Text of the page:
The southernmost quarry in the region, the Simpson quarry (Stugard pegmatite 80), is reached from parking location C (fig. 2). There is a trail extending north from the road. This is the old East Road (sometimes called Dayton Road on town maps), an abandoned carriage road, (often shown in out-of-date collecting guides running north from the intersection of Isinglass Hill Road and Thompson Hill Road and continuing past the Simpson quarry to Dayton Road). Two hundred and fifty yards north of the parking area, at the point where the trail breaks to the right, a foot long white rock has been placed as a trail marker. As of June 1996 there were orange ribbon trail markers from this point on tree limbs marking a rough path to the Simpson quarry. The markers were placed there by Ed Force of the Bristol Mineral Club (Force 1996, pers. comm.) for use by members on their field trips. Even with the trail markers it is rough bushwhacking, along a general bearing of 280º, to get to the overgrown quarry dumps.
The quarries are two adjacent cuts in a pegmatite striking approximately 20º north with large dumps to the east. There are other small prospects to the northwest in the woods, but collectors do best by digging in the dumps. Top-quality aquamarine beryl has been found here by collectors in the past. Opaque blue-green beryl crystals up to 4 inches diameter can be found in the quarry walls. Bright blue-green hyalite opal has been found here and is highly prized by collectors (Fig. 22). Almandine, autunite, columbite, elbaite, gahnite, lepidolite samarskite-Y, spessartine, and uraninite has been reported from this quarry.
One word of caution, snakes have been reported deep in the dumps by collectors digging at this quarry, collectors should use caution when digging (R. Sinclair 1996, pers. comm.).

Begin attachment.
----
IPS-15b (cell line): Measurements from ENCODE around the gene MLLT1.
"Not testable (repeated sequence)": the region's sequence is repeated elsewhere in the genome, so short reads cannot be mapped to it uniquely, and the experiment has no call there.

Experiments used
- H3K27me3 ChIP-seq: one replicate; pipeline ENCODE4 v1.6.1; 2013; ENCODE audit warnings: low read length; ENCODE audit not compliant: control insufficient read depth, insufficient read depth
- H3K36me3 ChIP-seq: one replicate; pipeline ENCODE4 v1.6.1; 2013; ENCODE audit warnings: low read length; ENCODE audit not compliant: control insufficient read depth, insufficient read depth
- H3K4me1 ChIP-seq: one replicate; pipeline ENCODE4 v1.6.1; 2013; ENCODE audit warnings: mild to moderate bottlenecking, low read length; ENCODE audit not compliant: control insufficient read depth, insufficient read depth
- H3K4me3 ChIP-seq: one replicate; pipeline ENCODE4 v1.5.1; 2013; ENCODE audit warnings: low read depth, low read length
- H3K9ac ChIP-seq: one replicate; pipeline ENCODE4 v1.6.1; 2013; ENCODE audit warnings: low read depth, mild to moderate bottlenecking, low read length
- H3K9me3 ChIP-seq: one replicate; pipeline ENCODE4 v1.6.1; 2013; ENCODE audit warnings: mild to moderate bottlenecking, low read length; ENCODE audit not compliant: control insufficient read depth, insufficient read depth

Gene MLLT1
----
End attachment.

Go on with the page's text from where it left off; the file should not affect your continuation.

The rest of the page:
Double I, LLC owns about 100 acres of land in Glastonbury on which the Simpson Quarry is located. The property is not being developed. Collectors are welcome to visit the site as long as they don' leave trash behind. There are snakes in the area as it is part of the habitat of the Eastern Timber Rattlesnake, an endangered species in Connecticut.
|Figure 21 - Microlite from the Hollister quarry, South Glastonbury, Connecticut, collected by Richard Schooner and Peter Leavens. Peabody Museum of Natural History, Yale University Specimen no. 4223. Photo by William Sacco.||Figure 22 - Blue hyalite opal from the Simpson quarry, south Glastonbury, Connecticut. Collected by R. Behnke. Wesleyan University Natural History Museum Collection No. 13891.|
Many minerals have been found in the area covered by this article. The compiled mineral list is based on Schairer (1931), Hiller (1971), Jarnot (1989), Weber and Sullivan (1995). Several recent discoveries of mineral occurrences were contributed by prolific field collectors Richard Schooner, Edward Force, Jeff Fast, Anthony Albini, Rick Sinclair, and Steve Stieglitz.
Specimens dating back to 1905 collected by Samuel L. Penfield (1856-1906) and Hurlburt are in the collection of the Peabody Museum of Natural History at Yale University and in the Natural History Museum of the Department of Earth & Environmental Sciences at Wesleyan University.
The following lists known mineral occurrences at each quarry:
Albite, Allanite, Almandine, Autunite, Beryl, Biotite, Bismutite, Cassiterite, Columbite, Elbaite, Epidote, Gahnite, Lepidolite, Manganapatite, Microcline, Microlite, Molybdenite, Monazite, Muscovite, Opal, Pyrolusite, Pyrite, Quartz, Samarskite-Y, Scapolite, Schorl, Spessartine, Struverite, Titanite, Torbernite, Uraninite, Xenotime, Zircon. In addition, common metamorphic minerals (hornblende, staurolite, almandine, etc.) can be found in the surrounding Colton Hill Formation.
Thirteen quarries have been described and mapped to assist collectors in gaining access to them. A question remains: Why has so little attention been paid to these locations by collectors over the years? Were they neglected because few collectible specimens were found? Or did nearby locations such as the Strickland quarry or the Walden Gem mine completely overshadow them? The author is reminded of the recent rediscovery of world-class uraninite crystals from the Swamp No.1 quarry in Topsham, Maine. For fifty years the quarry was ignored by collectors. It was merely one of dozens of feldspar pits in the area that were outshone by famous sites such as the nearby Fisher quarry. The lack of available collecting sites led eventually to the re-evaluation of this long-abandoned quarry and the rediscovery of the quarrys outstanding uraninite crystals.
It is hoped that by informing collectors about the quarries in the South Glastonbury district, their full potential will be realized.